Fundamentally, the net neutrality fight is one where the best possible outcome is preserving the status quo: an internet landscape and connection infrastructure that is dominated by big telecom monopolies. Simply put, the internet is too important to rely on politicians and massive corporations to protect it.

In order to preserve net neutrality and the free and open internet, we must end our reliance on monopolistic corporations and build something fundamentally different: internet infrastructure that is locally owned and operated and is dedicated to serving the people who connect to it.

Edward Snowden’s App Turns a Smartphone into Security Equipment


In today’s world, digital security can be just as important as physical security to those who find themselves constantly online. And in other parts of the world, “rogue” internet users like political activists, journalists, or even members of the average public risk their security each time they log onto the internet. However, one of the world’s most notorious informants Edward Snowden developed an app to improve security for the average person.

Tor Project, a Digital Privacy Group, Reboots With New Board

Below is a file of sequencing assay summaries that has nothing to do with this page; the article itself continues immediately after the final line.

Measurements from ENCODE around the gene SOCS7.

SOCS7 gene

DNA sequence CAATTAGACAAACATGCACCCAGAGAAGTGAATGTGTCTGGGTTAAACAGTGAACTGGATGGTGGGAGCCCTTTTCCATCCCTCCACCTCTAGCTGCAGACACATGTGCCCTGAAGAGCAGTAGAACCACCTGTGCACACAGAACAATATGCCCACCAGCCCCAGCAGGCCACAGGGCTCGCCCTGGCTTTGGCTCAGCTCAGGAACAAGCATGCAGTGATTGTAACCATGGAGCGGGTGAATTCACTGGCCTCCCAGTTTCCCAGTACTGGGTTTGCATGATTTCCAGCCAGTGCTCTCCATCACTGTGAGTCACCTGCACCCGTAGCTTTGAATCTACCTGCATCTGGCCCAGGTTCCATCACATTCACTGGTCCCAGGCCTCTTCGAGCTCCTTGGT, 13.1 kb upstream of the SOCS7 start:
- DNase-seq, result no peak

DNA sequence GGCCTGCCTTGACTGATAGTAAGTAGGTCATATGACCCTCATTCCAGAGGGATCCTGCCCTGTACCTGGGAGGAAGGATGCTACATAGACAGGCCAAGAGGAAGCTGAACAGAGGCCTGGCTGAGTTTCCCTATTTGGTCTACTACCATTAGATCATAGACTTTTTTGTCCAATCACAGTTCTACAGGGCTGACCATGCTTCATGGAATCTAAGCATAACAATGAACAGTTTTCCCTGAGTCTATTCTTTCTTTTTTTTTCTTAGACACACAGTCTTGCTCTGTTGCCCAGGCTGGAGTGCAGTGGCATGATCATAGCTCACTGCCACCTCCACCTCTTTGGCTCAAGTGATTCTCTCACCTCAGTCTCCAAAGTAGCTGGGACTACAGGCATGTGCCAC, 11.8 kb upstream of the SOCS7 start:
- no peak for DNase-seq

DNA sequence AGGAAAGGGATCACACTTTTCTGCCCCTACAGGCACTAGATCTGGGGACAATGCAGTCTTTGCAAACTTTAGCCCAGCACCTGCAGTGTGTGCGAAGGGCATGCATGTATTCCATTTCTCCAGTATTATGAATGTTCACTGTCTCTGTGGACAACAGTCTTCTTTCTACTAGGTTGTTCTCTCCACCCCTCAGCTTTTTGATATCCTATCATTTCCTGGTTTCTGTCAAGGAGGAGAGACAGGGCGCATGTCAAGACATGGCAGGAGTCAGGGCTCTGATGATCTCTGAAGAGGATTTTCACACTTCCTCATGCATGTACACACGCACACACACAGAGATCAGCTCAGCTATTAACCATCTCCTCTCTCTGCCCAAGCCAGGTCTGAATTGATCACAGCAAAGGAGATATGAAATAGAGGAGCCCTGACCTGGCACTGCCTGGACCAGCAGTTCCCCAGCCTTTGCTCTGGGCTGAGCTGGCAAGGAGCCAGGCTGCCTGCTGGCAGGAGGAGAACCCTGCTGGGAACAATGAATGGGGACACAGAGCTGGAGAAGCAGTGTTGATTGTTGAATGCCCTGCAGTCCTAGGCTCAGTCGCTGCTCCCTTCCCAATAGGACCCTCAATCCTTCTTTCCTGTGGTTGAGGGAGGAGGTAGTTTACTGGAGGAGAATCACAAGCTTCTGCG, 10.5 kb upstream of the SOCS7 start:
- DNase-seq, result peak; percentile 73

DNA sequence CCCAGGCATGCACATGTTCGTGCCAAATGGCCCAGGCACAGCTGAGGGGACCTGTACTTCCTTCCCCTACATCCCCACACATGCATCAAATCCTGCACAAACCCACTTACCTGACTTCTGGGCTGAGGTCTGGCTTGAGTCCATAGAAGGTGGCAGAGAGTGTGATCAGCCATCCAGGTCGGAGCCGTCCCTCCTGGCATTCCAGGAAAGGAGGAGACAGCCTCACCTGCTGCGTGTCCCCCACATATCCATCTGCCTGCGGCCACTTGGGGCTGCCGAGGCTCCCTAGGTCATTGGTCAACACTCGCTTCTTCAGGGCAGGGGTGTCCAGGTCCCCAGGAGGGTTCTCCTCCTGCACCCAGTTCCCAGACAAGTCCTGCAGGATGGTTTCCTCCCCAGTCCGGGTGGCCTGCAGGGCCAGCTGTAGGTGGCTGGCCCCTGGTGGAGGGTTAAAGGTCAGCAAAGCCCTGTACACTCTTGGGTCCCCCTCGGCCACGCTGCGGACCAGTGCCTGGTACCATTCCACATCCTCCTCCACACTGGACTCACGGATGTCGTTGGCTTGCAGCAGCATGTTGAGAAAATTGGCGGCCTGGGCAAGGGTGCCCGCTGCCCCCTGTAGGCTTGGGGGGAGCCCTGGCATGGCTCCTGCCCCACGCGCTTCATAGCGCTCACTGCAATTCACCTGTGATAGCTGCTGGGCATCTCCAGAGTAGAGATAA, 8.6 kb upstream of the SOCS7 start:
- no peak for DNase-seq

The Tor Project, a nonprofit digital privacy group, on Wednesday replaced its board with a new slate of directors as part of a larger shake-up after allegations of sexual misconduct by a prominent employee. The Tor Project promotes the use of software that helps internet users mask their online identities and whereabouts; the software was developed by the United States Naval Research Laboratory nearly 20 years ago. The group has become better known in the last few years, as Tor is regarded as a useful tool to evade online tracking and government surveillance. But the Tor Project has been plagued by controversy, most recently involving allegations of sexual misconduct by Jacob Appelbaum, the 33-year-old public face of Tor, who was asked to step down from the group in May. Last December, the Tor Project appointed a new executive director, Shari Steele, partly to help restructure the group.